2. Many preschools have their own websites that contain lots of helpful information - take some time to log on to the Internet and explore all the schools in your community.
  3. Make appointments with several different schools to visit and take a tour. Take note of the whole environment, and see if the classrooms, bathrooms, and play areas are clean. Ask about their safety, security policies, and teacher credentials. Carefully observe how the teachers interact with the students, and how children interact with one another. Keep in mind that the quality of your child's educational experience will depend most of all on the people working with him or her. If the teachers are warm and nurturing, then your child is likely to thrive under their care.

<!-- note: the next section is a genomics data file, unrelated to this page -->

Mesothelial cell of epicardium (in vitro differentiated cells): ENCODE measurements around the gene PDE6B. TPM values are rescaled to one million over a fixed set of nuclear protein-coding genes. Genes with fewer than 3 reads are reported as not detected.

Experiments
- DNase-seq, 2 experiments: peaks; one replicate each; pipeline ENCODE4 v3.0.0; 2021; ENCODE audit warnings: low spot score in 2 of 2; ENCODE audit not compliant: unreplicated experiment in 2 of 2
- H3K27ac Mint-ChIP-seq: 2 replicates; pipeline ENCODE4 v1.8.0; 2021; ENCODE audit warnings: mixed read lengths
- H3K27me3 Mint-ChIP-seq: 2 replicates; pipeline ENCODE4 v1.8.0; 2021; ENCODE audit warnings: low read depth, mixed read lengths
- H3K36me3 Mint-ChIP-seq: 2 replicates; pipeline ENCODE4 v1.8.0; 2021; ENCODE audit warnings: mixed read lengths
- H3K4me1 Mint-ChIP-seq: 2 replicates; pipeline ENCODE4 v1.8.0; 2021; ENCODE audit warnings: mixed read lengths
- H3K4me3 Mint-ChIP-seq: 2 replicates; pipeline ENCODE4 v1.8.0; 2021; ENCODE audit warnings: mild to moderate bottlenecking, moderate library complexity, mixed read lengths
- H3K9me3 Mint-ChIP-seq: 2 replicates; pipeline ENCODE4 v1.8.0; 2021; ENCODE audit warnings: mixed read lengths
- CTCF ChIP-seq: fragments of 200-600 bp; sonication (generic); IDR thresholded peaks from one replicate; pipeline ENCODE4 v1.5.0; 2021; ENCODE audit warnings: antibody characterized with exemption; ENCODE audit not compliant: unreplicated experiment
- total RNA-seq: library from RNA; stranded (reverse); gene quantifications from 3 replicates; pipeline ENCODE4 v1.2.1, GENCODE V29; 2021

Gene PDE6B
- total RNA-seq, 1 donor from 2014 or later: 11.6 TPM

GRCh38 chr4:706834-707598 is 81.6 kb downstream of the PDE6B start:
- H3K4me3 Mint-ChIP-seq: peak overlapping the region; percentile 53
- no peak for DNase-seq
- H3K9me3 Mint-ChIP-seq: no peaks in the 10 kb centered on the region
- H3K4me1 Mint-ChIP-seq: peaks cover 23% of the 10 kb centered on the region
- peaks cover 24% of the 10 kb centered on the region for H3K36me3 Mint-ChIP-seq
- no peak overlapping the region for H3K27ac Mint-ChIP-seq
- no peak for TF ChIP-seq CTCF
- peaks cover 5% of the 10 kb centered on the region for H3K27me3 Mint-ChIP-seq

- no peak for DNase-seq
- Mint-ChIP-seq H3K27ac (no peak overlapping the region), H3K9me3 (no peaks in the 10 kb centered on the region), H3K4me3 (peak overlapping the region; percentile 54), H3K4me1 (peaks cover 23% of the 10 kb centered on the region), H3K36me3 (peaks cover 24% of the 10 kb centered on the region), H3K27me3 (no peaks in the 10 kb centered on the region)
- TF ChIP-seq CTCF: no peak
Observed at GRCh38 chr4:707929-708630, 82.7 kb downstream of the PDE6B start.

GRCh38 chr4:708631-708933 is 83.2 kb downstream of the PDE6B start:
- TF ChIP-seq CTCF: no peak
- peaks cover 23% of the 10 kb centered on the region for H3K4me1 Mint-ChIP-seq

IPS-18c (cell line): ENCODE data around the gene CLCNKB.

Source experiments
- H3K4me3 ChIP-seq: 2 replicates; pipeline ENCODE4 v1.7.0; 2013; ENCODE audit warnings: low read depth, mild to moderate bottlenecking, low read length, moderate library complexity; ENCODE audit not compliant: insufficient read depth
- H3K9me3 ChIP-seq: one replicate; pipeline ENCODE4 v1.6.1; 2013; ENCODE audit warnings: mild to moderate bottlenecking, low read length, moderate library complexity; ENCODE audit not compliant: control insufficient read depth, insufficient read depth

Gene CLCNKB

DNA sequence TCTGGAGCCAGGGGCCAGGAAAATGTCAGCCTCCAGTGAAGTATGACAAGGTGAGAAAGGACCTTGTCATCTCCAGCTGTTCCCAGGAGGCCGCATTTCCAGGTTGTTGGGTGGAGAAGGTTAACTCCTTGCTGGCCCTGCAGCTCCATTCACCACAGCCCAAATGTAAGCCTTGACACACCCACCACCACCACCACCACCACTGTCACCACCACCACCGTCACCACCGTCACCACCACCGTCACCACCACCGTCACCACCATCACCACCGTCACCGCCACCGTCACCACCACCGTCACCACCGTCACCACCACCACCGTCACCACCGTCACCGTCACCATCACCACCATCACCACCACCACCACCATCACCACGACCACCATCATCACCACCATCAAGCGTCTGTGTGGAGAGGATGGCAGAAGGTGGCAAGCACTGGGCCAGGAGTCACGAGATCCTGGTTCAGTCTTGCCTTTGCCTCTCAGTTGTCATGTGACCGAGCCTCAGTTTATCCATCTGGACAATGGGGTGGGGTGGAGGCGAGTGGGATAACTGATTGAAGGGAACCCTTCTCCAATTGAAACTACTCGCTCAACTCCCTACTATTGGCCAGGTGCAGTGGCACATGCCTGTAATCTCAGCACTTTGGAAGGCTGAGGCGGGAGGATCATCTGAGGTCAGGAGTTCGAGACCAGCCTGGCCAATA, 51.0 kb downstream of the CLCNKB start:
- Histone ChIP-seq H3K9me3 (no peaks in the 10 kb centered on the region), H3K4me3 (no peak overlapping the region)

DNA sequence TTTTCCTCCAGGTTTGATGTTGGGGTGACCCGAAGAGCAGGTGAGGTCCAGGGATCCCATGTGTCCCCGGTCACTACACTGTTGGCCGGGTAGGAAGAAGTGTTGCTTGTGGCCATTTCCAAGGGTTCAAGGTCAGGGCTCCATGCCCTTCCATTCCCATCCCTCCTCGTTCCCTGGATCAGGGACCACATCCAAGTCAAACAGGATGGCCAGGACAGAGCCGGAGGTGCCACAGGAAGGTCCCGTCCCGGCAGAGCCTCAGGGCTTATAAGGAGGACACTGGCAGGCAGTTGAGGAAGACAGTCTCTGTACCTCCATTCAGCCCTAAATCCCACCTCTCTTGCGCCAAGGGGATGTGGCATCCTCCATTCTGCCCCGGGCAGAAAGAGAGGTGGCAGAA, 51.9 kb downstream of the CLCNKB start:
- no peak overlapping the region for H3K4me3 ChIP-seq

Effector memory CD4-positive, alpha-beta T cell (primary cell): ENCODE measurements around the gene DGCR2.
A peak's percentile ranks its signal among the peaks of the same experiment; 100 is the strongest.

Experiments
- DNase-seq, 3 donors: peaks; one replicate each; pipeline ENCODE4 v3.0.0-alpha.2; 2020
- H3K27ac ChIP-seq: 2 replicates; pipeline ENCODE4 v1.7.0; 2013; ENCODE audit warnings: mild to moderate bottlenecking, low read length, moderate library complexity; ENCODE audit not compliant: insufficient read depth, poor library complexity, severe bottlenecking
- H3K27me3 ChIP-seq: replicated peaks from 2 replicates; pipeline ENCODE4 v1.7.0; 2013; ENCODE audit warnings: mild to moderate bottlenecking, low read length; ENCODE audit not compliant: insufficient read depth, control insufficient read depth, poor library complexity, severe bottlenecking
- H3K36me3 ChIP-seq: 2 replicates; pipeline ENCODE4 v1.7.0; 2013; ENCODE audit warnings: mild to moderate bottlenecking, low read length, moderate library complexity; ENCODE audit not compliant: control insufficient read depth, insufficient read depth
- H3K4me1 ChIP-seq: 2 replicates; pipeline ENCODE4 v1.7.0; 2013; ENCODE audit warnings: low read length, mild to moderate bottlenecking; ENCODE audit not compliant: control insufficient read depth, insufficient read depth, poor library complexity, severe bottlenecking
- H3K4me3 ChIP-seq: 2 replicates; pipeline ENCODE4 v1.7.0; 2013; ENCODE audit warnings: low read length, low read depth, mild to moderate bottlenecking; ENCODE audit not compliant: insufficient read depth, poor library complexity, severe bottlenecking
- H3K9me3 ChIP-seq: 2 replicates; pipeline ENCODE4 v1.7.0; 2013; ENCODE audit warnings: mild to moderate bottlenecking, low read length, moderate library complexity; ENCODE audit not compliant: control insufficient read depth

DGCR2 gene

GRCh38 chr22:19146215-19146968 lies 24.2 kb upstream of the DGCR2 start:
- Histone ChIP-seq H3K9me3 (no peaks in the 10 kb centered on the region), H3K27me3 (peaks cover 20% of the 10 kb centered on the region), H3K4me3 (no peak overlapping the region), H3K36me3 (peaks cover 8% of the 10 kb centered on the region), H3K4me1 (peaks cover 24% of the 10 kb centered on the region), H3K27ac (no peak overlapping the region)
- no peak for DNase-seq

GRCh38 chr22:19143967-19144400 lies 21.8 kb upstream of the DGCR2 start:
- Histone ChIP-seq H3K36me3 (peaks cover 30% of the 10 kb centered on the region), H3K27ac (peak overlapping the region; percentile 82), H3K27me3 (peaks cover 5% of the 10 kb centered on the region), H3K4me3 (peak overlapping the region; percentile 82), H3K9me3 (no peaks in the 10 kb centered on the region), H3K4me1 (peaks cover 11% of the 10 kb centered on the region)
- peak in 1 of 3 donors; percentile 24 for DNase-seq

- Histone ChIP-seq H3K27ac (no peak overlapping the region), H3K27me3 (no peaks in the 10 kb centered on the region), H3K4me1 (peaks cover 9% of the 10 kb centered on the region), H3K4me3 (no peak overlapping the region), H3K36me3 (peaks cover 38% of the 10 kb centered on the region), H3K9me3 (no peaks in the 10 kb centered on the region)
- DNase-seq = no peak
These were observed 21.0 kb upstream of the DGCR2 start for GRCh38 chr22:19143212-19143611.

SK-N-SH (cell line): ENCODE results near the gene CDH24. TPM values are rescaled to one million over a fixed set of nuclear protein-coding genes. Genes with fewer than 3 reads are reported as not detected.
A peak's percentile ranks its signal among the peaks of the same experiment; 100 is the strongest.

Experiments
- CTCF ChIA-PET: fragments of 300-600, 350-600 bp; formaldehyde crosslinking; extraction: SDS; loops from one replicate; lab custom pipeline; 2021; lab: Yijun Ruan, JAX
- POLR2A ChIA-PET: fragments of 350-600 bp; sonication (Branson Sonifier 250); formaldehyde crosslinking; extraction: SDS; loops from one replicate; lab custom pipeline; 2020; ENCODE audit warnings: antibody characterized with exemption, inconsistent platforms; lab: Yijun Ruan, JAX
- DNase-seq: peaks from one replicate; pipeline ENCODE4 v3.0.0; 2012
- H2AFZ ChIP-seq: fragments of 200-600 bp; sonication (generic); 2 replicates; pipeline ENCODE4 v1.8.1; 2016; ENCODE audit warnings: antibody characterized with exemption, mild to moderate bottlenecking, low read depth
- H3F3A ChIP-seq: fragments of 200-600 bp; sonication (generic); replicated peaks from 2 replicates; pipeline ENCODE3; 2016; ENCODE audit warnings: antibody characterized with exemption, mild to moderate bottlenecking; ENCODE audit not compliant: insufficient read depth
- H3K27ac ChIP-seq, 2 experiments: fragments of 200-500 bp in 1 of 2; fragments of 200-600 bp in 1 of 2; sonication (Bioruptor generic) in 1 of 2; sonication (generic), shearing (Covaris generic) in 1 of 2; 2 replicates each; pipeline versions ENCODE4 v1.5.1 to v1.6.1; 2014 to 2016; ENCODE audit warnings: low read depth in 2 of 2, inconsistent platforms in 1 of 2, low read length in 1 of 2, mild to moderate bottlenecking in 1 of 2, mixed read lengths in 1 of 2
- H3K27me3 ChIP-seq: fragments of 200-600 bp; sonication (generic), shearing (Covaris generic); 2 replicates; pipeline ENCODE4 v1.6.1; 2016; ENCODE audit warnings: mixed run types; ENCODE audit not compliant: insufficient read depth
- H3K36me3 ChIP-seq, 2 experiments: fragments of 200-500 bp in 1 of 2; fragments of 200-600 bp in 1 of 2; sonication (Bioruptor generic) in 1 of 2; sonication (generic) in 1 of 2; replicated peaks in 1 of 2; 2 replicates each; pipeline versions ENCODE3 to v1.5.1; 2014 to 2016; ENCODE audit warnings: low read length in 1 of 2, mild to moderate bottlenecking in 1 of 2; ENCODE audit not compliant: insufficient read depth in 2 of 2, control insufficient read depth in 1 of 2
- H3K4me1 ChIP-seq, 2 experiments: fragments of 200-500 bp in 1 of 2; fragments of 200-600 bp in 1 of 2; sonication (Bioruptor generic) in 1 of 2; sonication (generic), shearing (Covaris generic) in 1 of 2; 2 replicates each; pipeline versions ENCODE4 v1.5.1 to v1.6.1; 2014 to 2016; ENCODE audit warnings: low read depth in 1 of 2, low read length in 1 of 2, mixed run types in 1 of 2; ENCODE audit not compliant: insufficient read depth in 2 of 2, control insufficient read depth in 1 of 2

4. Inquire about tuition fees, which often range from $100 to $600 a month or more. Most schools also require a deposit to place your child on their waiting list.
  5. Ask any and all questions that are important to you. Click here for a list of questions to ask when visiting a potential preschool.
  6. When you have narrowed your choices down to one school, take your child and go back one more time. Ask to sit in and observe a session, and see if the teacher encourages your child to participate, and if your child feels relatively comfortable in this new setting.